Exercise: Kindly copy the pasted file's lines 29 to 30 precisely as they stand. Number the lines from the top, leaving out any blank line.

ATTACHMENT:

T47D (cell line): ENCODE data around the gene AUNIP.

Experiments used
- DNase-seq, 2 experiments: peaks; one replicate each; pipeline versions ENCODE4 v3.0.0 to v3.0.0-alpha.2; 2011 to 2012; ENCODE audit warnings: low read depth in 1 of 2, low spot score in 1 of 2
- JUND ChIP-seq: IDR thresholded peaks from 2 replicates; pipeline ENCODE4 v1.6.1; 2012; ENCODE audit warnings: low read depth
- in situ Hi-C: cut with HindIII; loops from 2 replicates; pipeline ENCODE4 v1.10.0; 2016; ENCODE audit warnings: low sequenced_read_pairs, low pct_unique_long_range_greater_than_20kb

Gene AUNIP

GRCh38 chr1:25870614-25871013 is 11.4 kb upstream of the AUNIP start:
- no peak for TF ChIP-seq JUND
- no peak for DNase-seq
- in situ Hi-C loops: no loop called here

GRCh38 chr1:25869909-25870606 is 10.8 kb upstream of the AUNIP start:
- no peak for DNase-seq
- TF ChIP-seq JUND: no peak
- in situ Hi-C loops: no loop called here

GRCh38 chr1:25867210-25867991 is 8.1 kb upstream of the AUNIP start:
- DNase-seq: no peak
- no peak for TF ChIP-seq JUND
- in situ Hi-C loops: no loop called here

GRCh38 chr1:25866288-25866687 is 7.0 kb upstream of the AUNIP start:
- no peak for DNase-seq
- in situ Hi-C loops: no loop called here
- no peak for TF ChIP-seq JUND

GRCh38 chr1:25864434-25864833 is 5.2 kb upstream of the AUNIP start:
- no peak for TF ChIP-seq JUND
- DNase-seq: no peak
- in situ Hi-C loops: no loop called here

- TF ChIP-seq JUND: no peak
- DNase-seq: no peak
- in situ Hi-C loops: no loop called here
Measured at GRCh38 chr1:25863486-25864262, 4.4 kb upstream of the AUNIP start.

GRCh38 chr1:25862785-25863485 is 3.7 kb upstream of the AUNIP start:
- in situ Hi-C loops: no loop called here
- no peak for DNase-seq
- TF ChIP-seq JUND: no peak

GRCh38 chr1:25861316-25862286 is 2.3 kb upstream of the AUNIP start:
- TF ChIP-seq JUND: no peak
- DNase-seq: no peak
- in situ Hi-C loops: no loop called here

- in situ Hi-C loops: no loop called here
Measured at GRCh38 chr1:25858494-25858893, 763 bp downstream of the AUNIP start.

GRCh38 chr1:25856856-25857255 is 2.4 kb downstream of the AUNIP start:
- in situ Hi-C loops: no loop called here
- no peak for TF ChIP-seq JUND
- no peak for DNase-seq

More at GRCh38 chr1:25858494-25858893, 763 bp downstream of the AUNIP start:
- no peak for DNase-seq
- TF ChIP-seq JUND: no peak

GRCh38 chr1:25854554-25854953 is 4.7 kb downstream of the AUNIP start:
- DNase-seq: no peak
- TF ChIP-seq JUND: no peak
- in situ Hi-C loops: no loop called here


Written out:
- in situ Hi-C loops: no loop called here
Measured at GRCh38 chr1:25863486-25864262, 4.4 kb upstream of the AUNIP start.